Minuscule 223

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New Testament manuscripts
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Minuscule 223
The beginning of the Acts
The beginning of the Acts
Text Acts, Pauline epistles
Date 14th-century
Script Greek
Now at University of Michigan Library
Size 28.2 cm by 21.3 cm
Type Byzantine
Category V

Minuscule 223 (in the Gregory-Aland numbering), α 263 (Von Soden numbering),[1] is a Greek minuscule manuscript of the New Testament, on parchment. Palaeographically it has been assigned to the 14th-century.[2] Formerly it was labeled by 223a and 277p.[3] Scrivener labelled it by 220a and 264p.[4]

Description[edit]

The codex contains the text of the Acts, Pauline, and Catholic epistles on 376 parchment leaves (size 28.2 cm by 21.3 cm), with some lacunae (first leaves in 2 Corinthians with 1:1-3, Ephesians with 1:1-4, and Hebrews with 1:1-6).[2] The text is written in one column per page, 22-23 lines per page,[2] on fine vellum with broad margins.[4] Titles in gold, initial letters ornamented, brilliantly illuminated.[5]

The text is divided according to the κεφαλαια (chapters), whose numbers are given at the margin, and the τιτλοι (titles of chapters) at the top of the pages.[3]

It contains double prolegomena, Journeys and death of Paul,[n 1] tables of the κεφαλαια (to the Acts), lectionary markings at the margin, liturgical books with hagiographies (Synaxarion, Menologion), and subscriptions at the end of each biblical book.[3] The illuminations are given before each book.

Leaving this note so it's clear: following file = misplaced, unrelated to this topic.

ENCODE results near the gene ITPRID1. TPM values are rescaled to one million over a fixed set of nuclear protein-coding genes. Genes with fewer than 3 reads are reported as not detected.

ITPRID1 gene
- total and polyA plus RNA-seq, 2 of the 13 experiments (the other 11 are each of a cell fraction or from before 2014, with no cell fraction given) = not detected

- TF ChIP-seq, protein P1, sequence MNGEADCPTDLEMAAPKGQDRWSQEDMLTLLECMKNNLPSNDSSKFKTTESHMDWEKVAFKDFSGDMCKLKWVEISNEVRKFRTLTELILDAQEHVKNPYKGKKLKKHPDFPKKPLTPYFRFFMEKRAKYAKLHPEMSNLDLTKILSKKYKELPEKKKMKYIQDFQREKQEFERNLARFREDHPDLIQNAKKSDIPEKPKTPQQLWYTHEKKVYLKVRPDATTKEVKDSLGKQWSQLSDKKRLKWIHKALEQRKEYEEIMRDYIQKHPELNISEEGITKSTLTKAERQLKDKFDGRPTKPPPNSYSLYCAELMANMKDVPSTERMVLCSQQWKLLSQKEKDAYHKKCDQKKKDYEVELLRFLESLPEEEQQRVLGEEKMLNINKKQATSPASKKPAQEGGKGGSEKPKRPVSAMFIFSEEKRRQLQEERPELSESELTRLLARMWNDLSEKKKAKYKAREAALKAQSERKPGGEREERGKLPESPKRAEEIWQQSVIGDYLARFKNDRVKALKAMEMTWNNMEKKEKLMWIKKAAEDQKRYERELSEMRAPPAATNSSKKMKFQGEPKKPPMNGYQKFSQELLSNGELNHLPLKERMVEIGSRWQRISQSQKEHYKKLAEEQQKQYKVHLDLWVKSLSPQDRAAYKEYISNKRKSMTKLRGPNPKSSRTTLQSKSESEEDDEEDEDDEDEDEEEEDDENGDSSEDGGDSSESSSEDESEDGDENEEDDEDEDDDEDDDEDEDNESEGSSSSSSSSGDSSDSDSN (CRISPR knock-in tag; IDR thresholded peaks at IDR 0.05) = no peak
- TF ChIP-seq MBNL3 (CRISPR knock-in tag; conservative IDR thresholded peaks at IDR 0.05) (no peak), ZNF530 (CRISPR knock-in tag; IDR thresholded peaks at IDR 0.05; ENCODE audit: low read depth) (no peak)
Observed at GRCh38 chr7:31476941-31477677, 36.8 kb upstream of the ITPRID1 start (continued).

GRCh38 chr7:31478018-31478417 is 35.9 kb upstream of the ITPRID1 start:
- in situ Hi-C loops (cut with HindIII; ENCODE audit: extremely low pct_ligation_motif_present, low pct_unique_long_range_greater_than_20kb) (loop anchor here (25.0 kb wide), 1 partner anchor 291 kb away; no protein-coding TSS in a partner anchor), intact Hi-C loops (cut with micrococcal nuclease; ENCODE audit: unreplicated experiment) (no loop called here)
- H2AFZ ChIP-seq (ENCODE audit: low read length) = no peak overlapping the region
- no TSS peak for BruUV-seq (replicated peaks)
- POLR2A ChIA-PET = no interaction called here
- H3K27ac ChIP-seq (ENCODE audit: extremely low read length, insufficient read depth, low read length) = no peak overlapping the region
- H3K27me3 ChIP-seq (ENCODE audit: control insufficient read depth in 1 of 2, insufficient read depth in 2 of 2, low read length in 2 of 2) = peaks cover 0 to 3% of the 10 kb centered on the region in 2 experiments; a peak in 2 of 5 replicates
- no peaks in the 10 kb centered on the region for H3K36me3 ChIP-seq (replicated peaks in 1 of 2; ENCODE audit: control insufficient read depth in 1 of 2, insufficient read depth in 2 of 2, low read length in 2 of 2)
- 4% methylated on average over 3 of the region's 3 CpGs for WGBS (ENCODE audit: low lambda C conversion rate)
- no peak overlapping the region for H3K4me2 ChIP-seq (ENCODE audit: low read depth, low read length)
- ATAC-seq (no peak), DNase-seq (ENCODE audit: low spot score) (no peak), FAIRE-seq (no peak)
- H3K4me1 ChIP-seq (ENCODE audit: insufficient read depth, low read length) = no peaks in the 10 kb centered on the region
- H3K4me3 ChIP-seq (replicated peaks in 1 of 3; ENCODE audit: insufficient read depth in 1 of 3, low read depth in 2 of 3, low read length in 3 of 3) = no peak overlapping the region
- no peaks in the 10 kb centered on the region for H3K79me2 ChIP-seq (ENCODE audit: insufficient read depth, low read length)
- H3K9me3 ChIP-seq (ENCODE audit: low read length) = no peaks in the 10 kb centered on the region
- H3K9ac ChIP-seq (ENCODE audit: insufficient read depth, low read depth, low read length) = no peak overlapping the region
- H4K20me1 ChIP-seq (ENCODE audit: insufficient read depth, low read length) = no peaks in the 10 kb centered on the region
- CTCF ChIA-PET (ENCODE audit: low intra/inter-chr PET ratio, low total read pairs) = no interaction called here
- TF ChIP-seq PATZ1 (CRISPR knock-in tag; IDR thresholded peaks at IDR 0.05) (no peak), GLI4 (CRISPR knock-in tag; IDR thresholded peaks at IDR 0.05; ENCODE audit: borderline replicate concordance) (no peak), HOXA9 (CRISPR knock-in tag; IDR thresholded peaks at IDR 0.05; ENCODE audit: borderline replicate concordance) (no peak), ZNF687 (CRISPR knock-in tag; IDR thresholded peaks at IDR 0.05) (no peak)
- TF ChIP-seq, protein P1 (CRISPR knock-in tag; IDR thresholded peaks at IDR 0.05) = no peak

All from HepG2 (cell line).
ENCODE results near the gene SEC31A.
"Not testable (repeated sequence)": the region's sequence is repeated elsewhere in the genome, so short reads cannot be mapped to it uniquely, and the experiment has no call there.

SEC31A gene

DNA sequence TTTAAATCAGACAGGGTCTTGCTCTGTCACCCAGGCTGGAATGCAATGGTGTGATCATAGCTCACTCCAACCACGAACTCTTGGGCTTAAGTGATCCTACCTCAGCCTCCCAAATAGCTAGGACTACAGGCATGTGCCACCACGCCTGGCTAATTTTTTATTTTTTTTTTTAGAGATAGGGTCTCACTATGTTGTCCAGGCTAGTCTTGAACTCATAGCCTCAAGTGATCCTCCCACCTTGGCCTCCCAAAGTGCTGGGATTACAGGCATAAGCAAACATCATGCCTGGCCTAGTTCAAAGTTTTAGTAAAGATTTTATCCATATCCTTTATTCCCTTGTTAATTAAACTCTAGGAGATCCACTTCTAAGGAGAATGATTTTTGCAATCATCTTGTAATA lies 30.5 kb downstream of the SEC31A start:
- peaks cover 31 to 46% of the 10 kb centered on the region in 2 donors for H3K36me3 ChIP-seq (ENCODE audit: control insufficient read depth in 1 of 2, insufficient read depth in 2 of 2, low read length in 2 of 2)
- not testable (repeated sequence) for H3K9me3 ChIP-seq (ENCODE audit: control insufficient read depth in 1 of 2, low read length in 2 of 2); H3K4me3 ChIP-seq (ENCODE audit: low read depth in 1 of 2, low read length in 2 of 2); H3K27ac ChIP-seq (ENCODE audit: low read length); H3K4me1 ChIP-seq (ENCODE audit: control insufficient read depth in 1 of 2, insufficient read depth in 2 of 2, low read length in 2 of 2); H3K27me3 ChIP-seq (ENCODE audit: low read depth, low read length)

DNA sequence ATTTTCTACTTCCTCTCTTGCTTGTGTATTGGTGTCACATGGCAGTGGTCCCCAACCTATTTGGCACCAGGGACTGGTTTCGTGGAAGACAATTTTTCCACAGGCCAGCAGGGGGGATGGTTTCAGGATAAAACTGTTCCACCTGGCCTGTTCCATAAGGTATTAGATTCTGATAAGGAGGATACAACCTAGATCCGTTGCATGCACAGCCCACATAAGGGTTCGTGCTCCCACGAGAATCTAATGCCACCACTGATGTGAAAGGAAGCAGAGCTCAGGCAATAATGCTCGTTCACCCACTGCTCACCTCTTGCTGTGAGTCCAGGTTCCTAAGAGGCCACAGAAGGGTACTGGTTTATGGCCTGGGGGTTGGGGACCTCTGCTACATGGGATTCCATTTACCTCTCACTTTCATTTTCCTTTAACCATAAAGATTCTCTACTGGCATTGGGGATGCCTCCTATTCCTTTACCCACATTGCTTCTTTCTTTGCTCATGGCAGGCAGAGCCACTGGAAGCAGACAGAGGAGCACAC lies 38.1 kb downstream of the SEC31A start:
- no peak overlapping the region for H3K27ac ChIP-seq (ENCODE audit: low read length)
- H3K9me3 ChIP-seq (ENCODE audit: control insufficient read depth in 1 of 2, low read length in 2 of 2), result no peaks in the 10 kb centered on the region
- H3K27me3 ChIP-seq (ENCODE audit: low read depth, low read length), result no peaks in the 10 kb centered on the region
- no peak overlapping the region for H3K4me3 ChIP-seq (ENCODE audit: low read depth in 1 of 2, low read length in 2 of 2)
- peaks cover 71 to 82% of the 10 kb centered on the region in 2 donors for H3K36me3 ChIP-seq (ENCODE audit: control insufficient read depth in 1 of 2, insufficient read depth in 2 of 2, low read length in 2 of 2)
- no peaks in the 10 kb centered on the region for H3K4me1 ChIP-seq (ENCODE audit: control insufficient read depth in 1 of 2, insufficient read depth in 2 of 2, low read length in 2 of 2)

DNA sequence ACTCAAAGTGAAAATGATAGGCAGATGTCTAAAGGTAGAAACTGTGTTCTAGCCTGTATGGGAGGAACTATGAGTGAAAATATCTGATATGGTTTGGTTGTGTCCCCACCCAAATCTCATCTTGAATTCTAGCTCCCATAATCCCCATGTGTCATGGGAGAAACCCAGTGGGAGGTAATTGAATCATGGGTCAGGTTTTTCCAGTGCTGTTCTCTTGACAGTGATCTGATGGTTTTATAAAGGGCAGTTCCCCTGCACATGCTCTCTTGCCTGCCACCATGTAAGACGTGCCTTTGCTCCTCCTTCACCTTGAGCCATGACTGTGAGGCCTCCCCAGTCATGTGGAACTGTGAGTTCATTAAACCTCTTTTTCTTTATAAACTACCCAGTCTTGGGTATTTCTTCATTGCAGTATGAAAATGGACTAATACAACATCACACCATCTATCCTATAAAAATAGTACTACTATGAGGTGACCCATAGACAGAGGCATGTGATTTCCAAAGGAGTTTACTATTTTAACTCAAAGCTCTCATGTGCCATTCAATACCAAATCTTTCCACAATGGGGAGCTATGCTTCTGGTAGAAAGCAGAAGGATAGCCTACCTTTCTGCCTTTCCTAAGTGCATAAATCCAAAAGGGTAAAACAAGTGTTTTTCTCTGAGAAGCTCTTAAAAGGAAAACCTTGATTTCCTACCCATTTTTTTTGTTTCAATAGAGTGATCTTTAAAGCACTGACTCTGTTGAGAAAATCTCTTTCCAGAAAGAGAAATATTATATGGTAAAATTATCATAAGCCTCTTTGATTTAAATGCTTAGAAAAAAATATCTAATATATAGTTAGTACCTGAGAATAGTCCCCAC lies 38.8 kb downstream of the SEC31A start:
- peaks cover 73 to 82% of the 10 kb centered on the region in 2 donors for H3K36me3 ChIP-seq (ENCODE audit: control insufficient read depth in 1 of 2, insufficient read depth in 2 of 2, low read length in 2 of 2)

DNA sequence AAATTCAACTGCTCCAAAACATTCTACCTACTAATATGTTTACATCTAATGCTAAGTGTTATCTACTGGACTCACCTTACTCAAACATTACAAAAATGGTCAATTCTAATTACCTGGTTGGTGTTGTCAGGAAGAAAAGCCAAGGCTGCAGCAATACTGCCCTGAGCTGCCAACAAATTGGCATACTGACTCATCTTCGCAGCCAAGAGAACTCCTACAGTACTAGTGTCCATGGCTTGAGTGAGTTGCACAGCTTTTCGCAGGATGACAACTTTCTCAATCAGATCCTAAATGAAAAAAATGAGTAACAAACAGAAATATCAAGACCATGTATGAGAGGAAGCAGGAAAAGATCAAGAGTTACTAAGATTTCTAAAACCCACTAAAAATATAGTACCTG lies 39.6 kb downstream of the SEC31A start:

Text[edit]

The Greek text of the codex is a representative of the Byzantine text-type. Aland placed it in Category V.[6]

History[edit]

The manuscript was written by Antonius, a monk.[3] According to the colophon the manuscript was written by Antonios of Malaka in 1244. Dating of the manuscript is problematic, possibly the colophon was not inserted by original scribe. It was examined by Scrivener and Gregory (1883).[3]

Formerly it was labeled by 223a and 277p.[3] In 1908 C. R. Gregory gave number 223 for it.[1]

It is currently housed at the University of Michigan Library (Ms. 34), at Ann Arbor, Michigan.[2][7]

See also[edit]

Notes[edit]

  1. ^ As in codices: 102, 206, 216, 256, 468, 614, 665, 909, 912

References[edit]

  1. ^ a b Gregory, Caspar René (1908). Die griechischen Handschriften des Neuen Testament. Leipzig: J. C. Hinrichs'sche Buchhandlung. p. 56. 
  2. ^ a b c d K. Aland, M. Welte, B. Köster, K. Junack, "Kurzgefasste Liste der griechischen Handschriften des Neues Testaments", Walter de Gruyter, Berlin, New York 1994, p. 60.
  3. ^ a b c d e f Gregory, Caspar René (1900). Textkritik des Neuen Testaments 1. Leipzig: Hinrichs. p. 282. 
  4. ^ a b Scrivener, Frederick Henry Ambrose; Edward Miller (1894). A Plain Introduction to the Criticism of the New Testament 1 (4 ed.). London: George Bell & Sons. pp. 299–300. 
  5. ^ Bruce M. Metzger (1991). Manuscripts of the Greek Bible. Oxford University Press. p. 134. 
  6. ^ Aland, Kurt; Aland, Barbara (1995). The Text of the New Testament: An Introduction to the Critical Editions and to the Theory and Practice of Modern Textual Criticism. Erroll F. Rhodes (trans.). Grand Rapids: William B. Eerdmans Publishing Company. p. 138. ISBN 978-0-8028-4098-1. 
  7. ^ "Liste Handschriften". Münster: Institute for New Testament Textual Research. Retrieved 1 October 2012. 

Further reading[edit]

  • F. H. A. Scrivener, Adversaria critica sacra (Cambridge, 1893).
  • K. W. Clark, Eight American Praxapostoloi, (Chicago, 1941).

External links[edit]